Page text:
A man found dead at home was savaged to death by his Staffordshire bull terrier, police said yesterday.
George Dinham, 45, was found on the floor of the home he shared with his brother, his head and neck covered in blood. Police believe the four-year-old dog, called Ben, may have panicked and attacked its owner after he passed out. A post-mortem examination confirmed that Mr Dinham's injuries were caused by dog bites. There were suggestions that he may have suffered an epileptic seizure.
A Scotland Yard spokesman said: "The unusual aspect of this incident is that the man died specifically from the bites. We often find that pet owners are mauled by their pets once they are already dead, but this was clearly not the case here."
The incident happened on Friday night last week in Wandsworth, south-west London. Mr Dinham's brother, Fred, had been out for the evening and returned shortly after midnight to find him dead. A police spokeswoman said the incident was initially treated as suspicious.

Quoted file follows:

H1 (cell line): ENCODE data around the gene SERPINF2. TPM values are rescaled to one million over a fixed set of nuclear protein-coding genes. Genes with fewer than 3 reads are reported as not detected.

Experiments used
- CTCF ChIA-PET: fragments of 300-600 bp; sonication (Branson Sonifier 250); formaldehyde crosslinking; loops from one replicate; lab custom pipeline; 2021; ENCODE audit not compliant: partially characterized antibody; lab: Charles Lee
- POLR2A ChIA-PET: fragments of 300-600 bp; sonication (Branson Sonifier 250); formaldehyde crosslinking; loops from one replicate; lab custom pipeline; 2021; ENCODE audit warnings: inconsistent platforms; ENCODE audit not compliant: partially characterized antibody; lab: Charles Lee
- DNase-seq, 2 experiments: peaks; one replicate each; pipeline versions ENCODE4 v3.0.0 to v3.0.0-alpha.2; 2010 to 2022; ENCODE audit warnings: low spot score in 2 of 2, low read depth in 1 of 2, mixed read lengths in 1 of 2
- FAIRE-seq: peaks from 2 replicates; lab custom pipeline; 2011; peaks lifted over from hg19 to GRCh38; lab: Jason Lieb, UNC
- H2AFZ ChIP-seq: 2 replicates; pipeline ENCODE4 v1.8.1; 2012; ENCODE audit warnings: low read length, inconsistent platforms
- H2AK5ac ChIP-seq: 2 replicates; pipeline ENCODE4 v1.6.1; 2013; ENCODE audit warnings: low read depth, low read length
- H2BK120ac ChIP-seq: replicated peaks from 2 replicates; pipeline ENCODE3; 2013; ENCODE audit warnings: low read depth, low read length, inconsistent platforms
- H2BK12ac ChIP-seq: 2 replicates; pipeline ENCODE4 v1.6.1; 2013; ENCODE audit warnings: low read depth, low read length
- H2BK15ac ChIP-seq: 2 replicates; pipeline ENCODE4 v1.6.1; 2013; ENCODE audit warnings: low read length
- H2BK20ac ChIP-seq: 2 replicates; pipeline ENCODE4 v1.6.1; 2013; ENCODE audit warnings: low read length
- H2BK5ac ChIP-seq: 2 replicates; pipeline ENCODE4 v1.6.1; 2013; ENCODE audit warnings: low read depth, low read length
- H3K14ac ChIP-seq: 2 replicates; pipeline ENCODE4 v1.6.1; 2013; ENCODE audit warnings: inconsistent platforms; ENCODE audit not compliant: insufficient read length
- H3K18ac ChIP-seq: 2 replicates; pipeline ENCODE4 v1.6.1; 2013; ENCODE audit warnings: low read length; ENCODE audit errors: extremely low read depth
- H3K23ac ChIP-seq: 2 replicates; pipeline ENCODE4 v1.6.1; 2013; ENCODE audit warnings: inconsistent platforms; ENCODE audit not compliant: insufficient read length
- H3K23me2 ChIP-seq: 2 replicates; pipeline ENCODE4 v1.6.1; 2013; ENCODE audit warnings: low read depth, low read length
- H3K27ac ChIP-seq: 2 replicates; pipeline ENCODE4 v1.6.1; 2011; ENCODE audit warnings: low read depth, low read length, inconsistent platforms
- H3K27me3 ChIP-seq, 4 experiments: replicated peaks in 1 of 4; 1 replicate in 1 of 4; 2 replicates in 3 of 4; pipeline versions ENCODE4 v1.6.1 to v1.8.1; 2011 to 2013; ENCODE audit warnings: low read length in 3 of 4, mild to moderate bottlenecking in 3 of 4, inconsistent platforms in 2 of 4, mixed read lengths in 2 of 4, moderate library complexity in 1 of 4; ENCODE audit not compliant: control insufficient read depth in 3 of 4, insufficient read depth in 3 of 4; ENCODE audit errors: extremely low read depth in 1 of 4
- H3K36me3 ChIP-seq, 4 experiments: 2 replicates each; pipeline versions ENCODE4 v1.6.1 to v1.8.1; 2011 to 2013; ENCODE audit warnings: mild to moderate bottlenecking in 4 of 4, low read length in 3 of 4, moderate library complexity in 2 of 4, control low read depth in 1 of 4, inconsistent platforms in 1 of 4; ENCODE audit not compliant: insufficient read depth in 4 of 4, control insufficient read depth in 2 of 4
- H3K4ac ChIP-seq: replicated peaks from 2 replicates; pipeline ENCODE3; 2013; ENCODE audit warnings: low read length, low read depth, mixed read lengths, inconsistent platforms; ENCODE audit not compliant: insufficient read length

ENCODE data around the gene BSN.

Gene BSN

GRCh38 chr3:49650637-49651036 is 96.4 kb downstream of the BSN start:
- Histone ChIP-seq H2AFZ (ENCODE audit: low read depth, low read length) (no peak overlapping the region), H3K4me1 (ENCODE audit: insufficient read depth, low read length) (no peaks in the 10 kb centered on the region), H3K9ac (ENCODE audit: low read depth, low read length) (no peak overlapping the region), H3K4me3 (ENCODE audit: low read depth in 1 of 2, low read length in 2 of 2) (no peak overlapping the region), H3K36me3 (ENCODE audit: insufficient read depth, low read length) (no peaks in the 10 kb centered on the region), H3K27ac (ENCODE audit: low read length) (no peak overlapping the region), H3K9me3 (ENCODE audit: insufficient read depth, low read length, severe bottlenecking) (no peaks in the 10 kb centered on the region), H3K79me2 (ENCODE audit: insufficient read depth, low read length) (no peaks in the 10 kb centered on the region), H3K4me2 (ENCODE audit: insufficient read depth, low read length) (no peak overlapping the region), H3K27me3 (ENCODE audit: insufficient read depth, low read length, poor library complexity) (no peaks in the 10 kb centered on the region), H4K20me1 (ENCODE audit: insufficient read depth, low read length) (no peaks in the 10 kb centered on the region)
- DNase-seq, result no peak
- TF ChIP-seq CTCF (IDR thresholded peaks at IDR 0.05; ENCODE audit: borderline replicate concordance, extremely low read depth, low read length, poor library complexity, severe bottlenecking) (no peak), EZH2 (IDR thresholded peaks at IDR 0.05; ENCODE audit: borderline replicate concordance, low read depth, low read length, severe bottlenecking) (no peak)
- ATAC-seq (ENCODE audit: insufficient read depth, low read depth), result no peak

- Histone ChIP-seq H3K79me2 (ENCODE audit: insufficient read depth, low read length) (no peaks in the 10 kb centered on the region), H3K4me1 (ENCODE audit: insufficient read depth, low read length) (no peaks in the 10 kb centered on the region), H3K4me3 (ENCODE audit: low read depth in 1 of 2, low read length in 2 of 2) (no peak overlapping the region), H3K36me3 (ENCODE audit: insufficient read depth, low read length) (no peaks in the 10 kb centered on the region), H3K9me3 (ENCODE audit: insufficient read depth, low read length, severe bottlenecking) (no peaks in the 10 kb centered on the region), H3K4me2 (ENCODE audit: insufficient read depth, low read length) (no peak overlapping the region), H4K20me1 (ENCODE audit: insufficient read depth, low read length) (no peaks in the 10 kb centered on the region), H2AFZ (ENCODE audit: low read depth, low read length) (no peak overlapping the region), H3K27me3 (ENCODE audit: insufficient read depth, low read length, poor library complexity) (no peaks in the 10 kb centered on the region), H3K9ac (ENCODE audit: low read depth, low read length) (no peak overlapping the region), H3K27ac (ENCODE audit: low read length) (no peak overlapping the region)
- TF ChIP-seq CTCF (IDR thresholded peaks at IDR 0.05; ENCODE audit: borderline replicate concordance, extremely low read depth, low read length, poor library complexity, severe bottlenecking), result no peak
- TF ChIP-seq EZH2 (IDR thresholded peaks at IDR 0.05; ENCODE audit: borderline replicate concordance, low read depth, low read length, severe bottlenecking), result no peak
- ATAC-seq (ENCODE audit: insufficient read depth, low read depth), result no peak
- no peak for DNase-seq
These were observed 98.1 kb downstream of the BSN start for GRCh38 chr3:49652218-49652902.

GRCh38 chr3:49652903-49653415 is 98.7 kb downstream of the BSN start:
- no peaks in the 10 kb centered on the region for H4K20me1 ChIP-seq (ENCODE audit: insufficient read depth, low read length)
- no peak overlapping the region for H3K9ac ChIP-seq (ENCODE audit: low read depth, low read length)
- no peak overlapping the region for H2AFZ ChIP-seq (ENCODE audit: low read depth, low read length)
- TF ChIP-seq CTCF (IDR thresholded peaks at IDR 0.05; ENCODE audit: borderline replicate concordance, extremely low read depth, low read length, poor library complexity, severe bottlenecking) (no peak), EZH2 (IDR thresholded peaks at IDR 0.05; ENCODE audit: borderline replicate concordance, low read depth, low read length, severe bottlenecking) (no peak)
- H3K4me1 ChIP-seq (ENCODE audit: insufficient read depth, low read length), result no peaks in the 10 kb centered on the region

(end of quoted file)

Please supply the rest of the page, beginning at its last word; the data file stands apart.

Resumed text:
An inquest into Mr Dinham's death was formally opened on Thursday at Westminster coroner's court. The dog has been put in kennels while police decide whether he should be put down. Neighbours said they were frightened of the dog, which they claimed had attacked a nine-year-old girl three months earlier.
The RSPCA said it was highly unusual for a Staffordshire bull terrier to attack anyone. "It is remarkable," a spokeswoman said. "We have not heard incidents involving this sort of breed before. A lot of people like this breed because they are good with children." Chris Laurence, the society's chief vet, said: "It is possible for a dog to be spooked by its owner in some way. Any dog presented with an unusual change in its owner's behaviour may react equally unpredictably. It might run away or even attack."Reuse content